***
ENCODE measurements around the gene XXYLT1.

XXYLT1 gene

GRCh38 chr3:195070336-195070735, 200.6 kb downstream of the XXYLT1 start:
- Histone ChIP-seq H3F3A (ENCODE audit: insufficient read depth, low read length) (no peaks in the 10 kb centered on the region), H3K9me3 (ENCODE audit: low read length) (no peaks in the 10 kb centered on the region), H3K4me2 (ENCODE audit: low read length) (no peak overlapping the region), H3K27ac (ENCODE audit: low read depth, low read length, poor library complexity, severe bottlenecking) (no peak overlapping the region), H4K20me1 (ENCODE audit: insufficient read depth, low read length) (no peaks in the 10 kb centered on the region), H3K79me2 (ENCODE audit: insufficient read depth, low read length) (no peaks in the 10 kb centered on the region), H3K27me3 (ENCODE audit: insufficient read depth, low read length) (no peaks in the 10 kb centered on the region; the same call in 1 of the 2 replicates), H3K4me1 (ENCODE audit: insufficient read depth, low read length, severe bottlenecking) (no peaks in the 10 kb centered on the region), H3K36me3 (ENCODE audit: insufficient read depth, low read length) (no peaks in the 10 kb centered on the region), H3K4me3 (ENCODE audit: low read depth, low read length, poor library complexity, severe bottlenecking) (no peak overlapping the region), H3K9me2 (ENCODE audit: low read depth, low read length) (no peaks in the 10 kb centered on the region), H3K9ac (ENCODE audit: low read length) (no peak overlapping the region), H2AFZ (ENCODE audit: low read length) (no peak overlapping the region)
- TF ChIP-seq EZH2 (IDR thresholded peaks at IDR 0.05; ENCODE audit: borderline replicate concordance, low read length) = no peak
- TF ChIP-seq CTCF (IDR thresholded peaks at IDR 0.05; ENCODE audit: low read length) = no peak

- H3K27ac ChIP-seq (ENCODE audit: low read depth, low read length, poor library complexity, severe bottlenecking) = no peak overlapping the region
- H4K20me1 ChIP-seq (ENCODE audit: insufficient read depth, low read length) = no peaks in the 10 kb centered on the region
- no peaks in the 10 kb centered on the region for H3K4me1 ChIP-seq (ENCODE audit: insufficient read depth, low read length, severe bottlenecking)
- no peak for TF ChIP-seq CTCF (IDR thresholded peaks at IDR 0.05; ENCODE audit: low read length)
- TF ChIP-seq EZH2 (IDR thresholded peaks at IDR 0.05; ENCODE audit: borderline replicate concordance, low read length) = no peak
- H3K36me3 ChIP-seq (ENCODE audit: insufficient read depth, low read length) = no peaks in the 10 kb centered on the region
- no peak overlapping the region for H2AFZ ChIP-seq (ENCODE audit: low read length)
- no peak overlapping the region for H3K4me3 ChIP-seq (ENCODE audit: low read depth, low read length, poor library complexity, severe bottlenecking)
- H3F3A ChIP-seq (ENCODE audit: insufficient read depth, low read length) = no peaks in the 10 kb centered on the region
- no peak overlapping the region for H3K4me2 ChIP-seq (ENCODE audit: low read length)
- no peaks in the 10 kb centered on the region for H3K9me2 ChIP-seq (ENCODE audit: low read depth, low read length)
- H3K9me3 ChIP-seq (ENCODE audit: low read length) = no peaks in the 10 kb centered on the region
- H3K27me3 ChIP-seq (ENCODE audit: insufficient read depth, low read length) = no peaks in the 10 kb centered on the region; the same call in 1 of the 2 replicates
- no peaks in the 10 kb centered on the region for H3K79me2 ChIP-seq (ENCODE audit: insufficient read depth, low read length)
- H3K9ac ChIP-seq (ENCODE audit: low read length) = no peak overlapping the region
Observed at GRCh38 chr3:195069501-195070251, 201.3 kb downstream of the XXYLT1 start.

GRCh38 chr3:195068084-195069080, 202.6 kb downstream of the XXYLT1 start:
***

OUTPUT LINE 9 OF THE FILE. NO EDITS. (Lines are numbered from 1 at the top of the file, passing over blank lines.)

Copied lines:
- no peaks in the 10 kb centered on the region for H3K4me1 ChIP-seq (ENCODE audit: insufficient read depth, low read length, severe bottlenecking)